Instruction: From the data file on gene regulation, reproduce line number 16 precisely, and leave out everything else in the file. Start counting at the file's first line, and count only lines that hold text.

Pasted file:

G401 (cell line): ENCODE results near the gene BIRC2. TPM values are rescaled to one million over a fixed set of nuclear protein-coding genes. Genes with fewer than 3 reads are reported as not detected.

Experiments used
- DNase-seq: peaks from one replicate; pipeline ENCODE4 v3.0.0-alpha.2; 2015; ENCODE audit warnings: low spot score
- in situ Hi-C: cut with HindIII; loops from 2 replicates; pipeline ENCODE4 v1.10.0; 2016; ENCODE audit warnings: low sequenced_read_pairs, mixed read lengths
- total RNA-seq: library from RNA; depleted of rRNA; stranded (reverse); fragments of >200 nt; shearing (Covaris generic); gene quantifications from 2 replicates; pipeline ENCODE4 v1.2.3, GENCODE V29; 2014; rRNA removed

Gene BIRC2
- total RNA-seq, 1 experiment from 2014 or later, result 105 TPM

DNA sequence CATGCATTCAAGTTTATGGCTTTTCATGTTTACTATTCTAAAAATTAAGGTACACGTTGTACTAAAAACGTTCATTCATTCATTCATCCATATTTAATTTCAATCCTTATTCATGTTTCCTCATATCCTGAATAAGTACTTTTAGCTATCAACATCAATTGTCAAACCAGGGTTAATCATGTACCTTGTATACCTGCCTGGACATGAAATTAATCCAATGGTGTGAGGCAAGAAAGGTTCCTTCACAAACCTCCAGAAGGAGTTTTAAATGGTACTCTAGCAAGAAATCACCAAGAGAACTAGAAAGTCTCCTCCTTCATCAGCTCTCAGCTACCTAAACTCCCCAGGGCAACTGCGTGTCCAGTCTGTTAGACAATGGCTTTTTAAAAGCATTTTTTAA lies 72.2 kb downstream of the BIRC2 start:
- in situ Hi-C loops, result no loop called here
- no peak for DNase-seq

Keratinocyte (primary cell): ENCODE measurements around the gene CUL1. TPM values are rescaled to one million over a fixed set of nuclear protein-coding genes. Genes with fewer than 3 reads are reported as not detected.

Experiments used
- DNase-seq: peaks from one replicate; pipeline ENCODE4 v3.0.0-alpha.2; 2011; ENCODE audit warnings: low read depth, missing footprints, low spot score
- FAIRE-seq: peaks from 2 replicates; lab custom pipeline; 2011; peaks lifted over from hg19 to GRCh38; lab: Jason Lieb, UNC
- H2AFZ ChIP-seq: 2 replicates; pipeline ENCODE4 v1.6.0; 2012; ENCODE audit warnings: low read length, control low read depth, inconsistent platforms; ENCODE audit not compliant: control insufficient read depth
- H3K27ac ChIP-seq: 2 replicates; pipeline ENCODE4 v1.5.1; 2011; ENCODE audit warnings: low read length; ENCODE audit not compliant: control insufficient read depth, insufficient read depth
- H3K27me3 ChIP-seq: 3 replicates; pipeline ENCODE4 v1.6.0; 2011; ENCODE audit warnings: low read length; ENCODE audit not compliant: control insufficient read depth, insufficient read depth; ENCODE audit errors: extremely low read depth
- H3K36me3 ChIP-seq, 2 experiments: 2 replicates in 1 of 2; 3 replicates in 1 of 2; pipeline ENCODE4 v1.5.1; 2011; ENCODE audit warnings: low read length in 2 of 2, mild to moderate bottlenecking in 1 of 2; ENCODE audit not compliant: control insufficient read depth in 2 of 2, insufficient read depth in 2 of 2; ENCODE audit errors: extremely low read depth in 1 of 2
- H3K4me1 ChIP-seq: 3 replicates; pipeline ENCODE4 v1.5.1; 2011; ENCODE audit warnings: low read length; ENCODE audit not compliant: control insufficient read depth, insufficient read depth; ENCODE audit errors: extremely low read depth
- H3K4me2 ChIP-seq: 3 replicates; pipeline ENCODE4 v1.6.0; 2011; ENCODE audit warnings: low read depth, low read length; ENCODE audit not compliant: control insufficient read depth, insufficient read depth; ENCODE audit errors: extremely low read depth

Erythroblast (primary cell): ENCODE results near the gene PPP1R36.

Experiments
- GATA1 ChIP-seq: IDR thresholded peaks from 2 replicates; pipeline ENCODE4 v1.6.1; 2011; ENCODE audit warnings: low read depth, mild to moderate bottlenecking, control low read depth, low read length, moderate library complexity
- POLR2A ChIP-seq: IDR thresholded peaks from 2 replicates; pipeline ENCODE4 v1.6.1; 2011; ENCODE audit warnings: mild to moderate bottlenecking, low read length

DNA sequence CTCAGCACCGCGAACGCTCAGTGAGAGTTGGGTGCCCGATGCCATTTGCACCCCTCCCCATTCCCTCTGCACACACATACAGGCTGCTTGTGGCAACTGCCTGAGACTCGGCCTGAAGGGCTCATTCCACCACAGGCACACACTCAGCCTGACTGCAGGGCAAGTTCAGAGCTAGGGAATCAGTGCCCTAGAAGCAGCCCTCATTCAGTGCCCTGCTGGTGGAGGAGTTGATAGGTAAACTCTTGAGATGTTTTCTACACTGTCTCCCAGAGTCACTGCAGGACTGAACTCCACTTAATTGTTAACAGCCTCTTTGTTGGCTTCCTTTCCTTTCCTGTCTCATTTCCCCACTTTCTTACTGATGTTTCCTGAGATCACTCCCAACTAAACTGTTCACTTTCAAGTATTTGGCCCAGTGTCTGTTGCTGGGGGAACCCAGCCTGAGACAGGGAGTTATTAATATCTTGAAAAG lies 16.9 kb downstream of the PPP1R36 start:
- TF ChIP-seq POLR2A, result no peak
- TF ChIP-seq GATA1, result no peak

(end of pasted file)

- H3K27ac ChIP-seq: 2 replicates; pipeline ENCODE4 v1.5.1; 2011; ENCODE audit warnings: low read length; ENCODE audit not compliant: control insufficient read depth, insufficient read depth